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Technology

How Amazon's Jeff Bezos went from the son of a teen mom to the richest person in the world

On Thursday, Amazon founder and CEO Jeff Bezos became the richest person in the world.

Worth more than $90 billion, according to Forbes, he took the top spot from Microsoft co-founder Bill Gates, thanks to recent jumps in the value of Amazon stock.

But Bezos hasn’t always been the billionaire titan he is today. He was born the son of a 16-year-old mom and deadbeat dad. And he didn’t set out to be the CEO of an e-commerce juggernaut.

Jeff Bezos was born on January 12, 1964 as Jeffrey Preston Jorgensen. His biological dad, Ted Jorgensen, met and started dating his mother, Jacklyn Gise, when they were both in high school. Jorgensen was 18 and Gise was 16 when she became pregnant. They flew to Mexico with their parents’ money to get married.

Jorgensen belonged to a unicycle troupe and worked at a retail store making $1.25 an hour, so he didn’t have much money. He was also “had a habit of drinking too much,” according to “The Everything Store: Jeff Bezos and the Age of Amazon,” by journalist and biographer Brad Stone. When Jeff Bezos was 17 months old, his mom divorced Jorgensen.

In 1968, Gise remarried Miguel Bezos, who arrived in Miami in 1962 from Cuba knowing only one word of English: “hamburger.” Jorgensen agreed to let Bezos adopt his son and, at 4 years old, Jeffrey Preston Jorgensen became Jeffrey Preston Bezos.

Biographer Stone suggests that Bezos’ childhood may have contributed to his obsession with success. “It is of course unknowable whether the unusual circumstances of his birth helped to create that fecund entrepreneurial mix of intelligence, ambition, and a relentless need to prove himself. Two other technology icons, Steve Jobs and Larry Ellison, were adopted, and the experience is thought by some to have given each a powerful motivation to succeed,” Stone writes.

Growing up, Bezos spent summers with his grandparents on their Texas ranch, he says in the commencement speech he gave at Princeton in 2010. “I helped fix windmills, vaccinate cattle, and do other chores. We also watched soap operas every afternoon, especially ‘Days of our Lives,'” says Bezos.

Bezos would also occasionally get to road trip with his grandparents.

“My grandparents belonged to a Caravan Club, a group of Airstream trailer owners who travel together around the U.S. and Canada. And every few summers, we’d join the caravan,” Bezos says in graduation speech. “We’d hitch up the Airstream trailer to my grandfather’s car, and off we’d go, in a line with 300 other Airstream adventurers. I loved and worshipped my grandparents and I really looked forward to these trips.”

Bezos got straight As in high school, was the valedictorian of his class and was accepted early admission to Princeton, according to Stone’s biography. For a time in college, he thought he would be a theoretical physicist.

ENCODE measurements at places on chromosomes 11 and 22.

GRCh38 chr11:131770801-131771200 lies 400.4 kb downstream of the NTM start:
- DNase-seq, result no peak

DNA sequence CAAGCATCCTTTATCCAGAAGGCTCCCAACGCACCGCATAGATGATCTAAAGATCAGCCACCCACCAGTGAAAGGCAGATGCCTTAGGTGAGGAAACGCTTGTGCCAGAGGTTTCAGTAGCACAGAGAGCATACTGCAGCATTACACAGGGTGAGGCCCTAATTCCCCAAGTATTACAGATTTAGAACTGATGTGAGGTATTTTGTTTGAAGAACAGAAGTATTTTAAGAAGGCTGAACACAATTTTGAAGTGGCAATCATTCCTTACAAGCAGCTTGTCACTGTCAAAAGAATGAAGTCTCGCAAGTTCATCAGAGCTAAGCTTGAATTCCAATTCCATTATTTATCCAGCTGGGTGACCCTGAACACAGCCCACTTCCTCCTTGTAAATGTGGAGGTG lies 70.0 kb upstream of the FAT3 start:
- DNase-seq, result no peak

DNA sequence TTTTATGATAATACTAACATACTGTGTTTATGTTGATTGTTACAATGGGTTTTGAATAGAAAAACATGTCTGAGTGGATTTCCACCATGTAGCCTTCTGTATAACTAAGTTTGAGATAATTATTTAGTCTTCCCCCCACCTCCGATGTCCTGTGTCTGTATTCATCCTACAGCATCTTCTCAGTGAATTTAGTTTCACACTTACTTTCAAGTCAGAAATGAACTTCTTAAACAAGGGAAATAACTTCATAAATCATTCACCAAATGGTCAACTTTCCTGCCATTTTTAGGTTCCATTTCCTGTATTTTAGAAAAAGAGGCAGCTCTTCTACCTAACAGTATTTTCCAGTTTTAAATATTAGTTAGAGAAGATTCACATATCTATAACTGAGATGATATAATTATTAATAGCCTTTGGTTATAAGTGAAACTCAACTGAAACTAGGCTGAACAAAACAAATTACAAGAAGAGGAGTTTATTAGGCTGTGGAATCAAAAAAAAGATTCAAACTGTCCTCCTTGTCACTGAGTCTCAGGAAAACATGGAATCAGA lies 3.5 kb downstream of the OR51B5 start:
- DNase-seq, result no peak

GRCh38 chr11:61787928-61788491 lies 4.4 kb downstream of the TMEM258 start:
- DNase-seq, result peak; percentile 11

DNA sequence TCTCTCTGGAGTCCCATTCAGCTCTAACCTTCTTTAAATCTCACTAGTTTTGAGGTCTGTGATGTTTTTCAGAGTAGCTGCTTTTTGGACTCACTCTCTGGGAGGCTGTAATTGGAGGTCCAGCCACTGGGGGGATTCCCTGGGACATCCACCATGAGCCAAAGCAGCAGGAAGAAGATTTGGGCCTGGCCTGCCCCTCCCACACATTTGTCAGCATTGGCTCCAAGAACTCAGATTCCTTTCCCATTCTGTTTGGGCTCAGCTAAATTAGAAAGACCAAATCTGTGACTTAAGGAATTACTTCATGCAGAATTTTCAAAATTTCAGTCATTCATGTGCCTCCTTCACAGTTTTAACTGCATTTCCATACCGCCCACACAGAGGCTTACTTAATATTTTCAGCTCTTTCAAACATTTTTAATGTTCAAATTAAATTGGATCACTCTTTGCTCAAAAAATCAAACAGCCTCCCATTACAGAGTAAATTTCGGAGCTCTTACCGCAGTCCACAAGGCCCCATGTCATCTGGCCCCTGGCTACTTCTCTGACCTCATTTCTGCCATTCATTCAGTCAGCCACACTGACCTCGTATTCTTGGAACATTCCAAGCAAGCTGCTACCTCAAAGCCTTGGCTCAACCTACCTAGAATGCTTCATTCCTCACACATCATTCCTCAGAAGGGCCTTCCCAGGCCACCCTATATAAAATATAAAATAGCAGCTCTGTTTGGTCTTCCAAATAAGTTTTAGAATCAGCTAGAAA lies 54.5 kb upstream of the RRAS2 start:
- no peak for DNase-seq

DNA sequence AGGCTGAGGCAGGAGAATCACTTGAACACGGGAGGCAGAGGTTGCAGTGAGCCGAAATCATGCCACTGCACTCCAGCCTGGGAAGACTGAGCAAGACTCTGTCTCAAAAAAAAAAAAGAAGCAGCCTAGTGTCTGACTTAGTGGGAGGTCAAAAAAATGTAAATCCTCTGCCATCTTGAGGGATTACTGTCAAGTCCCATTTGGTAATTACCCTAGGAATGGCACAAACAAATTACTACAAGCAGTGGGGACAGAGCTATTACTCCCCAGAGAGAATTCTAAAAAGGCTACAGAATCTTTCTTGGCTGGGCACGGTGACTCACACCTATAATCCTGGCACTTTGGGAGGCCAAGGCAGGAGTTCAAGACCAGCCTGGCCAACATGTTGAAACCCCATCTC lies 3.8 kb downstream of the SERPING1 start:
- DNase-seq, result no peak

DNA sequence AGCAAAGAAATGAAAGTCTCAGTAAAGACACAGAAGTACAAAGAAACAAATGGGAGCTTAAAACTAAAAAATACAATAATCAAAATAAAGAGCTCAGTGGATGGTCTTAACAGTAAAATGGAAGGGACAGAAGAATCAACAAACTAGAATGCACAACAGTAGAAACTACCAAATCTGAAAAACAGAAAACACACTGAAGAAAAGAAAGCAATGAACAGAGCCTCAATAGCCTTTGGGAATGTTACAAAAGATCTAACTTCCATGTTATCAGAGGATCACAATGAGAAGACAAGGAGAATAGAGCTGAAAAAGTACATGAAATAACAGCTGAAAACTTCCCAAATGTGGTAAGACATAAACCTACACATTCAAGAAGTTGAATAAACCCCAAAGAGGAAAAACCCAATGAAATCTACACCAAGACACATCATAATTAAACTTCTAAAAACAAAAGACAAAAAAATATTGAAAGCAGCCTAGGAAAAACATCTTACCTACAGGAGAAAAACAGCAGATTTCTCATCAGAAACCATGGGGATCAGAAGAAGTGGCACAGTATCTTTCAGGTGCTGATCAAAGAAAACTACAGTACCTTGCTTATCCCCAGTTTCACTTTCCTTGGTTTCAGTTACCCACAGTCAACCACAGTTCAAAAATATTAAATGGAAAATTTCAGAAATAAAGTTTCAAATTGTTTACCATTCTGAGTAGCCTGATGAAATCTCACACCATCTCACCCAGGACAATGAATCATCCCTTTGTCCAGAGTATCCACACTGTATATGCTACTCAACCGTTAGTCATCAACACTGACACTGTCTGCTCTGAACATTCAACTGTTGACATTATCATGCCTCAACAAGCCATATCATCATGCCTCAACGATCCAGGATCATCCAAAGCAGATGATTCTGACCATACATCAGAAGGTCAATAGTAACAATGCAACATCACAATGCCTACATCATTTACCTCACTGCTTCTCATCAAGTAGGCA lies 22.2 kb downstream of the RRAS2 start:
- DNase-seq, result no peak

But it was years later, while working in finance in New York City that he had the idea to start Amazon.

“I came across the fact that Web usage was growing at 2,300 percent per year. I’d never seen or heard of anything that grew that fast, and the idea of building an online bookstore with millions of titles — something that simply couldn’t exist in the physical world — was very exciting to me,” says Bezos, in his 2010 Princeton address.

At the time, Bezos was just 30 and had been married for a year. “I told my wife MacKenzie that I wanted to quit my job and go do this crazy thing that probably wouldn’t work since most startups don’t, and I wasn’t sure what would happen after that,” he says.

His wife told him to go for it.

“As a young boy, I’d been a garage inventor. I’d invented an automatic gate closer out of cement-filled tires, a solar cooker that didn’t work very well out of an umbrella and tinfoil, baking-pan alarms to entrap my siblings,” he says. “I’d always wanted to be an inventor, and she wanted me to follow my passion.”

But not everyone was on board. Bezos boss took a walk through Central Park and told Bezos that, while it sounded like a “really good idea,” it would be an even better idea for somebody who didn’t already have a good career.

“That logic made some sense to me, and he convinced me to think about it for 48 hours before making a final decision,” says Bezos. “Seen in that light, it really was a difficult choice, but ultimately, I decided I had to give it a shot. I didn’t think I’d regret trying and failing. And I suspected I would always be haunted by a decision to not try at all.

“After much consideration, I took the less safe path to follow my passion, and I’m proud of that choice.”

When Amazon first started, it sold only books. Bezos would drive the packages to the post office himself in his 1987 Chevy Blazer. “I thought maybe one day we would be able to afford a forklift,” Bezos tells Charlie Rose in a wide-ranging interview in 2016. “And it is very, it’s very, very different today.”

After books, the next items Bezos added to Amazon were music and videos. Then, he asked customers to see what else they would want to buy from the online retailer.

“I sent an email message out to the customer base, actually a thousand randomly selected customers, and I said, besides books, music and video, what would you like to see us sell? And the list came back incredibly long,” explains Bezos.

“It was basically just whatever the person had on their mind right now,” says Bezos, and that sparked an idea.

“One of customers said, ‘I wish you sold windshield wipers because I need windshield wipers for my car.’ A light kind of went on in my head. You know, people — people will want to use this new fangled e-commerce way of shopping for everything,” Bezos says to Rose.

“People are very convenience-motivated,” says Bezos. “So that really started the kind of the expansion into all categories, consumer electronics, and then apparel, and so on.”